Reaction to Tuesday's Supreme Court ruling to uphold Michigan's affirmative action ban for admissions at state colleges is proof of how difficult it is to determine when minority groups no longer need additional support, according to one political commentator.
The U.S. Supreme Court voted 6-2 to uphold a voter-approved Michigan law that banned the practice of affirmative action in deciding which students to admit to state universities.
Rick Ungar, a political and policy commentator for Forbes.com
, told J.D. Hayworth and John Bachman on "America's Forum" on Newsmax TV that the essence of the affirmative action debate in America is when the country no longer needs to right past wrongs.
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"I agree it has been putting the thumb on the scales to right past wrongs," Ungar said. "What makes this so difficult is how do you know when the time is up for that? It was Justice Sandra Day O'Connor who said some years ago when she was sitting on the bench that maybe this would no longer be an issue in 25 years, and that's probably about 25 years ago."
Ungar pointed to Michigan and California, two states that have taken some legislative action to move away from affirmative action but have seen results that are "a little disconcerting."
"We are unfortunately seeing some evidence that minority student enrollment in some of the public universities are going down," Ungar said. "Do you factor that in? Do you look at why that's the case? These are the discussions we have to have, but we may ultimately have to come to the conclusion that this is how it's going to be if the court is going to continue in the direction that they're clearly going in."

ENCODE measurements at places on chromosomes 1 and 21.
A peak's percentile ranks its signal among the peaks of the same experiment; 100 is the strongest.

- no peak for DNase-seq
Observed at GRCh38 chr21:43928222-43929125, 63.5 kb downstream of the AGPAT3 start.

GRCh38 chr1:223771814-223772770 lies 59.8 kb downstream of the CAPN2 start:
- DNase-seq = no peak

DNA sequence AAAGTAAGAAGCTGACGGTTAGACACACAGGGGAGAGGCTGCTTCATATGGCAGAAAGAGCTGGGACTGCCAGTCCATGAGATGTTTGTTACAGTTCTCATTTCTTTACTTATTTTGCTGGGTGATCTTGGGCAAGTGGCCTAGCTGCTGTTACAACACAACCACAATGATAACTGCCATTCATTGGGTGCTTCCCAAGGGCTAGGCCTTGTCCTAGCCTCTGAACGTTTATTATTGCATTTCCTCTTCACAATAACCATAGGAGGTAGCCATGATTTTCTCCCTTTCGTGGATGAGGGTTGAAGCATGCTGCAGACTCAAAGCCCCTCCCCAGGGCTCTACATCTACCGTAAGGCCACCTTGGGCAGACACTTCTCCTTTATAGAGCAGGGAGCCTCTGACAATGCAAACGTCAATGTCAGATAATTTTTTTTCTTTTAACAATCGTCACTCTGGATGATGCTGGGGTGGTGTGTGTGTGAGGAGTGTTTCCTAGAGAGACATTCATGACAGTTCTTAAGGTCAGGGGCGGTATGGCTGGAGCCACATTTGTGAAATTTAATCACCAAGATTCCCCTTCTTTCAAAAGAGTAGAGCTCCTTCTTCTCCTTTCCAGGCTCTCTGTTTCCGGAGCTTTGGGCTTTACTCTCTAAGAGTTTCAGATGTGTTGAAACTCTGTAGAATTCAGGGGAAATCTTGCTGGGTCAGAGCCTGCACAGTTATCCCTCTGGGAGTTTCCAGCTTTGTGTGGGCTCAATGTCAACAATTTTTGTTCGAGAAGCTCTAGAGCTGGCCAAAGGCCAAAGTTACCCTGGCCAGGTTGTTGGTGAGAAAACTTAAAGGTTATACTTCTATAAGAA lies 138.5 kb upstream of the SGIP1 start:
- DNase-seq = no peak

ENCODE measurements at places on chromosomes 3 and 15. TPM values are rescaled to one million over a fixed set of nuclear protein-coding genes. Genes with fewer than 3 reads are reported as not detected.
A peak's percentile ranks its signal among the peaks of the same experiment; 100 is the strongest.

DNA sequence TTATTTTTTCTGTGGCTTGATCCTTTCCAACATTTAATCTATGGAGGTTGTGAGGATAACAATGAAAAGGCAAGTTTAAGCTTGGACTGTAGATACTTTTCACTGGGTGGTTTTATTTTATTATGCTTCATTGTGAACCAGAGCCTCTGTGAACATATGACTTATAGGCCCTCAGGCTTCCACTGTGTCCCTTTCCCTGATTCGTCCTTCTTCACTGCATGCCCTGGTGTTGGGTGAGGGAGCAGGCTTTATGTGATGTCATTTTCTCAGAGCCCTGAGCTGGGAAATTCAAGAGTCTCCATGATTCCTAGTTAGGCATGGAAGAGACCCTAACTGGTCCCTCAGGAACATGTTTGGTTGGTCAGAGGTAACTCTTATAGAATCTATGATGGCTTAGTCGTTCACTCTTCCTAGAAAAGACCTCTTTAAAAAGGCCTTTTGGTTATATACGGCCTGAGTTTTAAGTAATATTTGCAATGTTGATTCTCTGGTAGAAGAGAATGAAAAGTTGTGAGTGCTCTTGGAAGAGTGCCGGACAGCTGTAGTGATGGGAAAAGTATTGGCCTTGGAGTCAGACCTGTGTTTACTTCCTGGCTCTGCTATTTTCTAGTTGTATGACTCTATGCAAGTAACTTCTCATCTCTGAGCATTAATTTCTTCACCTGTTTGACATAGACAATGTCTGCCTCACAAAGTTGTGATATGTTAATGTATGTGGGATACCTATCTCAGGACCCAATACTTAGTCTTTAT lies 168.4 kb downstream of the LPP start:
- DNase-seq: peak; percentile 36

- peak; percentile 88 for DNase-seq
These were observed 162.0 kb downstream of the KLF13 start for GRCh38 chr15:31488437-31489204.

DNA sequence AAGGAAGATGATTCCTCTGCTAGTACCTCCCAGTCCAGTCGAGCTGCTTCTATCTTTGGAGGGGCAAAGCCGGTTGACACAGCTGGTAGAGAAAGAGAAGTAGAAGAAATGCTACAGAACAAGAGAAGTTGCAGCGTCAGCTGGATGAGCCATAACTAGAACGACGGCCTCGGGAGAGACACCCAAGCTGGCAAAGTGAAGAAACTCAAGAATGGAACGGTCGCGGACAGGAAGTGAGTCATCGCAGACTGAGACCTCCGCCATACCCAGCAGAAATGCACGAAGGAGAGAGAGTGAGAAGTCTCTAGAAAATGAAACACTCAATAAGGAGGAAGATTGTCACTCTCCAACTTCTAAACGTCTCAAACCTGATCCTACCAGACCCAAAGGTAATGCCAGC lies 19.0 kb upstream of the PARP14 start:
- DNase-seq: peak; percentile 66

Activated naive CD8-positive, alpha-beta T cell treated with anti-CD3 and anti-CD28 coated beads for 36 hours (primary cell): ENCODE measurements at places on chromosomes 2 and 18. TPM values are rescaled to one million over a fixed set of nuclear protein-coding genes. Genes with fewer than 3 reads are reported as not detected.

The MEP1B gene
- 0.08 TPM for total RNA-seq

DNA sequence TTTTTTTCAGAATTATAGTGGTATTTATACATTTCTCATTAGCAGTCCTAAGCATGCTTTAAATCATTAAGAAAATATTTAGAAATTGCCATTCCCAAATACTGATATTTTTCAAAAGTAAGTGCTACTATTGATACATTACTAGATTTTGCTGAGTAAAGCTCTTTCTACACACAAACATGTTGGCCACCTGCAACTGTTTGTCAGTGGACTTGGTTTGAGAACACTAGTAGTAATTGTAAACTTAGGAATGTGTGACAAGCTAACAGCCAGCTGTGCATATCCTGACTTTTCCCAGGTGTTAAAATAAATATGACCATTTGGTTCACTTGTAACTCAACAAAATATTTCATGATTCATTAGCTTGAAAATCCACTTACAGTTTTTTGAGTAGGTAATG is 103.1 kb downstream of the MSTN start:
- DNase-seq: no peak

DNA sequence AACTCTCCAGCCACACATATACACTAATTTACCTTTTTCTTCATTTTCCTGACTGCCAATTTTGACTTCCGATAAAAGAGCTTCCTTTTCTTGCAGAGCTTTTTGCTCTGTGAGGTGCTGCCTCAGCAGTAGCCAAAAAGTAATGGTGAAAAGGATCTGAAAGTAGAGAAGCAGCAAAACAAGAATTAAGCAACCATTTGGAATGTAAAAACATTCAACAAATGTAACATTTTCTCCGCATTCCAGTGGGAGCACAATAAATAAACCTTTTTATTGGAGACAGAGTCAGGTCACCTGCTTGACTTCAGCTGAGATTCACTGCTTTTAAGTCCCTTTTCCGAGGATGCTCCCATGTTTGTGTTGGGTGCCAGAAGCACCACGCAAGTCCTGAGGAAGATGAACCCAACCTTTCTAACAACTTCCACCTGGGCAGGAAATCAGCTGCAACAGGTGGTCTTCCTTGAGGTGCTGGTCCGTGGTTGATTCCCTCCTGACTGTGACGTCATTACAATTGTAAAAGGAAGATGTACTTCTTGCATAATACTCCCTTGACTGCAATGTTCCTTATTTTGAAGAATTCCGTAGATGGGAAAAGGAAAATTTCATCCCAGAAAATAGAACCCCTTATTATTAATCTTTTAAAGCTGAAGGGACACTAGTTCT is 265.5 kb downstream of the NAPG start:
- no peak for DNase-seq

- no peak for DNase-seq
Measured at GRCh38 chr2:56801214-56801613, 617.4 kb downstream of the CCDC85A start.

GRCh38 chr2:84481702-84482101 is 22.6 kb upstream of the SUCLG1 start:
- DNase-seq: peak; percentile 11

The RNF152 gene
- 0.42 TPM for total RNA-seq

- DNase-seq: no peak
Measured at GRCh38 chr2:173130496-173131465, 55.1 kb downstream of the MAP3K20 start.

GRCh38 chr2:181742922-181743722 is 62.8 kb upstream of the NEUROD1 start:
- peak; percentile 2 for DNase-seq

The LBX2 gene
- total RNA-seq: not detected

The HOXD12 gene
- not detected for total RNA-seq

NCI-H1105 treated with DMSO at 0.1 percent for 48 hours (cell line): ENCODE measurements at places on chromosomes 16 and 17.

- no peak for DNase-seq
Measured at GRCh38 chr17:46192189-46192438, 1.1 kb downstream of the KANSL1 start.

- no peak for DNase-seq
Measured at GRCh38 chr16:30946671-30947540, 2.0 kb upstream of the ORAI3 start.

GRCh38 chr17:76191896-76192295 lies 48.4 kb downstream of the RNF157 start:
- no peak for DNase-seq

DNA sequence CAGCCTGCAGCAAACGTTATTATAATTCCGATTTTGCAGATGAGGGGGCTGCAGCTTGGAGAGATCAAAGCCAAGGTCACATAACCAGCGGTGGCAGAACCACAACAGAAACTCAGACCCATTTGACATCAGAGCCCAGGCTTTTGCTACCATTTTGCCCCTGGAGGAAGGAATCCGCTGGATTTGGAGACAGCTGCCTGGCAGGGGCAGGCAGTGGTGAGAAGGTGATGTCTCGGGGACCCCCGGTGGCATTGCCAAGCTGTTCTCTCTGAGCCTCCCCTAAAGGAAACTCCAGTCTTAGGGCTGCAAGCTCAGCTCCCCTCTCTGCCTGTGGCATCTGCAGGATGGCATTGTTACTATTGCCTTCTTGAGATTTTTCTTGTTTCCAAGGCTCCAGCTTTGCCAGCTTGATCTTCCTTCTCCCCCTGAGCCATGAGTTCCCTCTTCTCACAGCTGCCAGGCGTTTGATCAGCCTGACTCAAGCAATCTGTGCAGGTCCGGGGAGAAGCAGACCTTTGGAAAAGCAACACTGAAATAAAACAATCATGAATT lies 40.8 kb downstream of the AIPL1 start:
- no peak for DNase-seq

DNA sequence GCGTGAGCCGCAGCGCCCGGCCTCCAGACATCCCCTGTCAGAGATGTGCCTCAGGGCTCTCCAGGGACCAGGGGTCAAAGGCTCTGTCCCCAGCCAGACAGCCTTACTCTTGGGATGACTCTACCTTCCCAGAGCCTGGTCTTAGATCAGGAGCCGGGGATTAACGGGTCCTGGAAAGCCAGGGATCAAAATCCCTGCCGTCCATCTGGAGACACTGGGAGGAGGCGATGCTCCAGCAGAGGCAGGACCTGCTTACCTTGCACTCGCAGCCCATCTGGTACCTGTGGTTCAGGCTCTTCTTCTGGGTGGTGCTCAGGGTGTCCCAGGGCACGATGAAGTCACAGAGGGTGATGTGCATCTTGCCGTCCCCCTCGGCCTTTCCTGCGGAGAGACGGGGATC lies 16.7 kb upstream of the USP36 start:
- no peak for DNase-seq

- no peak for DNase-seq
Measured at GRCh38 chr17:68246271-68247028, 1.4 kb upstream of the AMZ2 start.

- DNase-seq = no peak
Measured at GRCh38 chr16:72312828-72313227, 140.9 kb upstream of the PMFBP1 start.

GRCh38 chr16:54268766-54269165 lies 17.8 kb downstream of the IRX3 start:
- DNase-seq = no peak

Supreme Court Justice Sonia Sotomayor
in her dissenting opinion
wrote "race matters," and affirmative action for "historically marginalized groups," is still needed.
Ungar said he found Sotomayor's stance to be "odd."
"It really wasn't much a statement on affirmative action whether it's constitutional, not constitutional; it was really more a decision on how you can vote, if that's your choice to overcome it," Ungar said.
"So Sotomayor obviously has strong feelings. Look, she personally benefited greatly from affirmative action, so it shouldn't be that hard to understand why she would have so strong a position, but the real question to look at is are we now reaching the end of that time period in American history where there was an effort made to equalize race when it came to things like education."
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